Myths about eDiscovery
Despite the prevalence of digital information in our daily lives, the legal community continues to struggle with a number of myths surrounding electronic discovery (eDiscovery). eDiscovery software can save legal professionals time and money. But some lawyers have misconceptions about eDiscovery workflows and technology leaving them susceptible to large unexpected costs, wasted resources, and potential embarrassment in court.
What is eDiscovery?
The procedure of gathering and producing relevant evidence for a case in an investigation or litigation comes under the legal process of discovery in the U.S. In today’s digital era, most of such information is present electronically as it is moved from folders and cabinets to servers, mobile devices, and desktops. In simple terms, e-discovery refers to recognizing and presenting the Electronically Stored Information (ESI).
eDiscovery is too expensive
Time is valuable and also, “time is money”. When considering any eDiscovery software, you should ask yourself how much your time is worth. If using an eDiscovery tool saves even an hour or two, that is money saved. One study found that, during litigation, it takes an average of 51 minutes for a lawyer to find a key document. If using an eDiscovery tool, the average drops to 16 minutes (that’s a 69-percent time savings).
Manual discovery means wrestling with a combination of PDFs, hard copies, Word documents, emails and a host of other different formats of documents. It means creating a privilege log by hand and keeping track of coding decisions. Data about each document – author, date, and so on – must make its way into a spreadsheet by manually keying in that information. By using eDiscovery tools, that same data, often referred to as metadata, is automatically gathered in one place and the creation of a privilege log can also be automated. Lawyers can also filter on the relevant data categories as needed and effectively search across all documents at once.
If you do find the discovery process expensive, complicated and time consuming, then it is at the very least worth investing an hour at the outset of the matter to consider the best way to approach the exercise. Even on the smallest of matters, investing an hour can provide considerable value as the matter progresses.
eDiscovery is too complicated
Any suggestion that eDiscovery software can be too complicated to use, is probably a fair assessment in the past, but not now. Most products are more intuitive and have improved the user experience – not dissimilar to other technology that is user friendly and easy to navigate your way around.
This myth might once have been true. But the past few years have seen an impressive improvement in the user experience provided by eDiscovery software. Ingesting a document can be ridiculously easy – just drag and drop, and the documents are immediately uploaded. Metadata, documents and images are made automatically searchable through indexing and OCR. While most eDiscovery tools offer training, some lawyers can get their production done without any instruction at all.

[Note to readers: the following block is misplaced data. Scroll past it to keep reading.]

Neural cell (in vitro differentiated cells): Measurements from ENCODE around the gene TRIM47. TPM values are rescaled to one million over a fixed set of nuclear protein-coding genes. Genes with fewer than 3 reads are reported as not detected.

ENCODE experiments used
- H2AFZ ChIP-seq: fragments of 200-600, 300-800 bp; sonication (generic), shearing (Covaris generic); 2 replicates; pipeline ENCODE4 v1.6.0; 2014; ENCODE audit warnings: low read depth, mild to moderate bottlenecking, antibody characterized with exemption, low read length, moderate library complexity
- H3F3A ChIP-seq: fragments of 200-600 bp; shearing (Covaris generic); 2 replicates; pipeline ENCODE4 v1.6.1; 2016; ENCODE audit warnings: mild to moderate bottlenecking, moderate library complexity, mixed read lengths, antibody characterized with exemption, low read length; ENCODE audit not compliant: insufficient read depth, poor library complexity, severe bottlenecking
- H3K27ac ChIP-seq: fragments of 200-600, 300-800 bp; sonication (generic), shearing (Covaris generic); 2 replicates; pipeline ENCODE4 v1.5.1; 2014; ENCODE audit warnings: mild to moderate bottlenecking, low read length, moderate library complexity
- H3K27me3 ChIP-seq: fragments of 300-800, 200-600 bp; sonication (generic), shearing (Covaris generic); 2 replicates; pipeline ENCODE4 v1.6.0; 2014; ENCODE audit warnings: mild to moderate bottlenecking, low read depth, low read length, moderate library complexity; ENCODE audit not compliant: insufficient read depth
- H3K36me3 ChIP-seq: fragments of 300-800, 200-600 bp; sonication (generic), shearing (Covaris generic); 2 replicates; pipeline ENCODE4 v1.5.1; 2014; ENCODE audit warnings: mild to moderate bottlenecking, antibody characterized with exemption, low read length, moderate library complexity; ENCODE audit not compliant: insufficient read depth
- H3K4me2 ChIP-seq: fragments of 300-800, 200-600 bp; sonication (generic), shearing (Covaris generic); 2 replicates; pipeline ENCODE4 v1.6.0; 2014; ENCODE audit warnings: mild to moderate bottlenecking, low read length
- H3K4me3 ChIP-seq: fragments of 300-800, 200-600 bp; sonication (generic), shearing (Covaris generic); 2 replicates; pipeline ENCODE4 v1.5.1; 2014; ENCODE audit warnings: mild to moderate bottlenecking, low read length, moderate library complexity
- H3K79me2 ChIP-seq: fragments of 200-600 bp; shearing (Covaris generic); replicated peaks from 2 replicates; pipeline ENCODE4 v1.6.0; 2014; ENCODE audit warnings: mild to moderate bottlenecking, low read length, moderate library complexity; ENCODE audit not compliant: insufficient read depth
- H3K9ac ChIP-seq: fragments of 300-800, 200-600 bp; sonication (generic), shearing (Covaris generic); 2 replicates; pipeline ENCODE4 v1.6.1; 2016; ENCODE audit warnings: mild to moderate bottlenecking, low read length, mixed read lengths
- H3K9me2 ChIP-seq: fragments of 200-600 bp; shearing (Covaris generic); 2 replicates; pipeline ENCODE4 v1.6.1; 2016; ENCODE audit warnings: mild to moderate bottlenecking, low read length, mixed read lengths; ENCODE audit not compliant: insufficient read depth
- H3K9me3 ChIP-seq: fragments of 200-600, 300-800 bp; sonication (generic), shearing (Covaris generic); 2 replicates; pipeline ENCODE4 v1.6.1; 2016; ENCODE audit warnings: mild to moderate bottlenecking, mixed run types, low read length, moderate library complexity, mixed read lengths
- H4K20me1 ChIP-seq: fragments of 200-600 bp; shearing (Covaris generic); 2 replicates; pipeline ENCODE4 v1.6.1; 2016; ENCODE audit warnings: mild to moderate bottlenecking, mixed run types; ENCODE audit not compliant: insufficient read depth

Metadata isn’t important
Truth – Metadata holds immense importance in eDiscovery since it provides you with the following file information, which is very crucial for a fast litigation outcome:
- The day it got created
- Name of the file
- The day it got last modified
- File’s location within the system
Dedicated eDiscovery tools include metadata as a load file that preserves the native metadata when reviewed. Unfortunately, a lawyer who is using, say, Outlook, for discovery can very easily alter the metadata by accident. Without the proper precautions, the simple act of pulling emails onto another computer can change the metadata. Uploading data to a cloud-based tool that isn’t specifically designed for eDiscovery can have the same effect and can even delete the metadata altogether. These alterations can constitute spoliation of evidence or prompt further discovery, ultimately increasing costs.
eDiscovery is only for big cases
Even a small legal case can easily generate thousands of pages. On average, 1GB of data can contain anywhere between 4,000 – 5,000 documents (more than two banker boxes) in various formats such as:
It could takes weeks to manually review 1GB of electronically stored data. Too often, when a lawyer needs a specific item in discovery, they need it yesterday. They don’t have time to be going through documents manually or to open every PDF to search each one individually. eDiscovery tools allow you to load and tag documents quickly, and to search across all of them easily. eDiscovery tools also support de-duplication and email threading, which are timesavers on cases of any size.
Every Case requires eDiscovery
Truth – This is not true at all since it all varies from case to case. There are cases where eDiscovery provides the main evidence, and then there are times when other evidence is of higher importance than the electronic evidence.
This concludes the fact that eDiscovery has proved to be of great help when it comes to supporting attorneys during their case research. Despite this, a lot of misconceptions have been prevailing in the market, making the adoption of eDiscovery a little harder for some attorneys.
However, with the above explanation of the truths, it is clearly established that eDiscovery actually makes the work easier for attorneys and is not a hindrance to their work. This is the only reason a large number of lawyers have started to use litigation services, and this number is increasing with the passing of each and every day.
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